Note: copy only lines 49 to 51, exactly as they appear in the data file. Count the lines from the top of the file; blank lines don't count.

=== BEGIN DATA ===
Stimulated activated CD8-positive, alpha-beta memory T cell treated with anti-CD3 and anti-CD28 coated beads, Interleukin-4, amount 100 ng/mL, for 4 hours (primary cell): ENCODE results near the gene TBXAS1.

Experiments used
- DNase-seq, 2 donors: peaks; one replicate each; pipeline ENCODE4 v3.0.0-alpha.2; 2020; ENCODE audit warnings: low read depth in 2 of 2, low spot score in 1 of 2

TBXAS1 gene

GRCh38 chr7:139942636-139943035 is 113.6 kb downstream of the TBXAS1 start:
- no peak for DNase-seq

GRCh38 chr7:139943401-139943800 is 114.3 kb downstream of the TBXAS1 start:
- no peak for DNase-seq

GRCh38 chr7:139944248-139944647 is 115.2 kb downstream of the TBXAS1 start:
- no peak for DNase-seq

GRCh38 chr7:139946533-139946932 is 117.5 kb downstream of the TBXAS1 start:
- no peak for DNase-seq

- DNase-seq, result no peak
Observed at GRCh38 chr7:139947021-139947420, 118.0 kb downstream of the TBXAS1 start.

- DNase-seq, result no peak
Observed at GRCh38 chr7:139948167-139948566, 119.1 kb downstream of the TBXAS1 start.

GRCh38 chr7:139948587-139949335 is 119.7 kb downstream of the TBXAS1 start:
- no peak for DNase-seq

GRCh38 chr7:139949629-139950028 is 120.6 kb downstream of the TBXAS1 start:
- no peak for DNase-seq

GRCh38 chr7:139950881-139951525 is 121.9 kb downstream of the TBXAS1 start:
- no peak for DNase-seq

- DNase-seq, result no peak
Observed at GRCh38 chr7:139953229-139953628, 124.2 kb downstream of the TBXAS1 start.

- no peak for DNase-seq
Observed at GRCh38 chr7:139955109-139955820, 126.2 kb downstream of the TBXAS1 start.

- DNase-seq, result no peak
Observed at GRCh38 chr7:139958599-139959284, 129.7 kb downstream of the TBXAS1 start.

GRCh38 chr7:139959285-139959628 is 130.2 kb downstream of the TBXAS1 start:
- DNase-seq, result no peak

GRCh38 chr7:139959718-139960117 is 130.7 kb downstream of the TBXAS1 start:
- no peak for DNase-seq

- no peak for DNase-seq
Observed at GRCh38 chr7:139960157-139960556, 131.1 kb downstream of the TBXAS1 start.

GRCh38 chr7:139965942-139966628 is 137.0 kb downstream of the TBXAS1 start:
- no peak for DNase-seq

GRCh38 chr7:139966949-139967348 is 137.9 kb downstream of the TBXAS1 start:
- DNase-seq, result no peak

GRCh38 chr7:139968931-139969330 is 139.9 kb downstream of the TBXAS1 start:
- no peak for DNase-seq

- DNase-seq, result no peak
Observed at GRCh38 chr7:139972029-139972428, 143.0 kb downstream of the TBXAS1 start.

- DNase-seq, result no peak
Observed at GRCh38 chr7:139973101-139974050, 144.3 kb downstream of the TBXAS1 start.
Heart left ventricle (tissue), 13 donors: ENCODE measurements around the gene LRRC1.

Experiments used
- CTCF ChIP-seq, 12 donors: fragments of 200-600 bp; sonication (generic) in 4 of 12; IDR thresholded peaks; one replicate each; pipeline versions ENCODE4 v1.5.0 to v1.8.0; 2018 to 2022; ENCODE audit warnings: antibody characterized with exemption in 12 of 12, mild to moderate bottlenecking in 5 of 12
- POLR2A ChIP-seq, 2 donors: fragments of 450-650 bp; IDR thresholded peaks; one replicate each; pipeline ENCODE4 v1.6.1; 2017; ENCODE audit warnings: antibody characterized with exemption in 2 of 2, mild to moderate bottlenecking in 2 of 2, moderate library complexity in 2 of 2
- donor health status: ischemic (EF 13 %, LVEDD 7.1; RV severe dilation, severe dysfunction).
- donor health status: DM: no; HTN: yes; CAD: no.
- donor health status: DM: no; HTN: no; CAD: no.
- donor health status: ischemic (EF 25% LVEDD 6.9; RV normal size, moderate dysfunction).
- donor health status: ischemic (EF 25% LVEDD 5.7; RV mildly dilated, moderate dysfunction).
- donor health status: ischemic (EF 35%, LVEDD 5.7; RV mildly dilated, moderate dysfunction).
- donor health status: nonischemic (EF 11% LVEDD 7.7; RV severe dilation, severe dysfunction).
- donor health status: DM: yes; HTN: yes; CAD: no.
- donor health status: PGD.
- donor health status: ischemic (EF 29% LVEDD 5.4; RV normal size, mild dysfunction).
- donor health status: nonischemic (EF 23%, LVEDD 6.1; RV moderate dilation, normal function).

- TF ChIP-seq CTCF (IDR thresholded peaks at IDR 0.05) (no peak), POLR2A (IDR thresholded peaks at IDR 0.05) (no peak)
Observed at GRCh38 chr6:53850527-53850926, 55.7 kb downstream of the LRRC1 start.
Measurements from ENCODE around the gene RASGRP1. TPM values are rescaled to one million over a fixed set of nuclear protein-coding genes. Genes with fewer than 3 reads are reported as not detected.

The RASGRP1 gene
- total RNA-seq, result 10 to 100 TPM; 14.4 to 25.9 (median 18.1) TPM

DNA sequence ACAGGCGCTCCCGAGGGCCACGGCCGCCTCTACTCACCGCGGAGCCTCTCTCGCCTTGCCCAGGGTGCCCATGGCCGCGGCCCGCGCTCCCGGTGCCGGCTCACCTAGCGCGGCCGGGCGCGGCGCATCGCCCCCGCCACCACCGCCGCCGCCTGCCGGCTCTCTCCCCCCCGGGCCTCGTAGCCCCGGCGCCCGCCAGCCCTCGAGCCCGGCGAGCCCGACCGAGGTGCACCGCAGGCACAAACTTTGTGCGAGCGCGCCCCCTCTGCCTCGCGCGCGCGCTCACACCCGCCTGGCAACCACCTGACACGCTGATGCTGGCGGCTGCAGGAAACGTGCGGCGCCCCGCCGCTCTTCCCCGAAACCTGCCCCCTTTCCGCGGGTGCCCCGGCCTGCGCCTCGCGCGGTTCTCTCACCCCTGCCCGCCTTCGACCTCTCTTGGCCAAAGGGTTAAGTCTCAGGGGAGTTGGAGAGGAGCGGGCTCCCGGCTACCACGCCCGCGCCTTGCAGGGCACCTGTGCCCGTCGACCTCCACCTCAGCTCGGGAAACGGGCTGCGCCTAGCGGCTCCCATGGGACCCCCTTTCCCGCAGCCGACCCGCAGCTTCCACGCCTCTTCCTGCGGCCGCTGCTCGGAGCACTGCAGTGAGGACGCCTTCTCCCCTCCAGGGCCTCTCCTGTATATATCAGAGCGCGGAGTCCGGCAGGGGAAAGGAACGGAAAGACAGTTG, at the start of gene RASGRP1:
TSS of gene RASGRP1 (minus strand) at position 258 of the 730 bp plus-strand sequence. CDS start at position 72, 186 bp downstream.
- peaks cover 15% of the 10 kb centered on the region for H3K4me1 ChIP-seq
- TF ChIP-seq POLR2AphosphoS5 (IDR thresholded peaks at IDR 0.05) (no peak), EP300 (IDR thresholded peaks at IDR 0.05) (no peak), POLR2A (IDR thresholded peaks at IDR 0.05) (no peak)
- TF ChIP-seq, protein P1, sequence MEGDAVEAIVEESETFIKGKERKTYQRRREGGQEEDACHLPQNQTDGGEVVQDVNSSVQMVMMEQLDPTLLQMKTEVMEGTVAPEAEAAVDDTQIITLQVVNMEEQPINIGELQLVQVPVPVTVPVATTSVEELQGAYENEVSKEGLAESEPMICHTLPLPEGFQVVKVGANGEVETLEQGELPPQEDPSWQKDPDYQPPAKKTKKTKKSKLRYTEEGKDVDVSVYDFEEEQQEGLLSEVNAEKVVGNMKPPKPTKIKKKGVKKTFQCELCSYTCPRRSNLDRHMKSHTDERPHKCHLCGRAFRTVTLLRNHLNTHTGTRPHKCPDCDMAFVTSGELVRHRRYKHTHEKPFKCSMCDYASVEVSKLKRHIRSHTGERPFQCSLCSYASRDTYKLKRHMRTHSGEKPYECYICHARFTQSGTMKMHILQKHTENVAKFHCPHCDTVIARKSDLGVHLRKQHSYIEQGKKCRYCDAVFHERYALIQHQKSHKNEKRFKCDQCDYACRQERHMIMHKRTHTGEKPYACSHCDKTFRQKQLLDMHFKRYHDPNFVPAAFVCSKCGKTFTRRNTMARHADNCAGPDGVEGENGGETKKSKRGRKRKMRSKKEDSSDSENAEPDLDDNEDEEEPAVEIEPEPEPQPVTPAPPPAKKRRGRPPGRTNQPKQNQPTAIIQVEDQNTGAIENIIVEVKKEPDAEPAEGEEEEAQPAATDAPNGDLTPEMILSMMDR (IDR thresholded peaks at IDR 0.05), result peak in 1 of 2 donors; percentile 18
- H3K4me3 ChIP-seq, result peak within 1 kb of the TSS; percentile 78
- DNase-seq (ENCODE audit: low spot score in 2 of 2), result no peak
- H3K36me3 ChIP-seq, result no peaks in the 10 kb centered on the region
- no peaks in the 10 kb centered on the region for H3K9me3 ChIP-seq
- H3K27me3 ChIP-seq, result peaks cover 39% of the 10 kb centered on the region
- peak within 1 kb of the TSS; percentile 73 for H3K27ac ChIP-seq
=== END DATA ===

- donor health status: ischemic (EF 13 %, LVEDD 7.1; RV severe dilation, severe dysfunction).
- donor health status: DM: no; HTN: yes; CAD: no.
- donor health status: DM: no; HTN: no; CAD: no.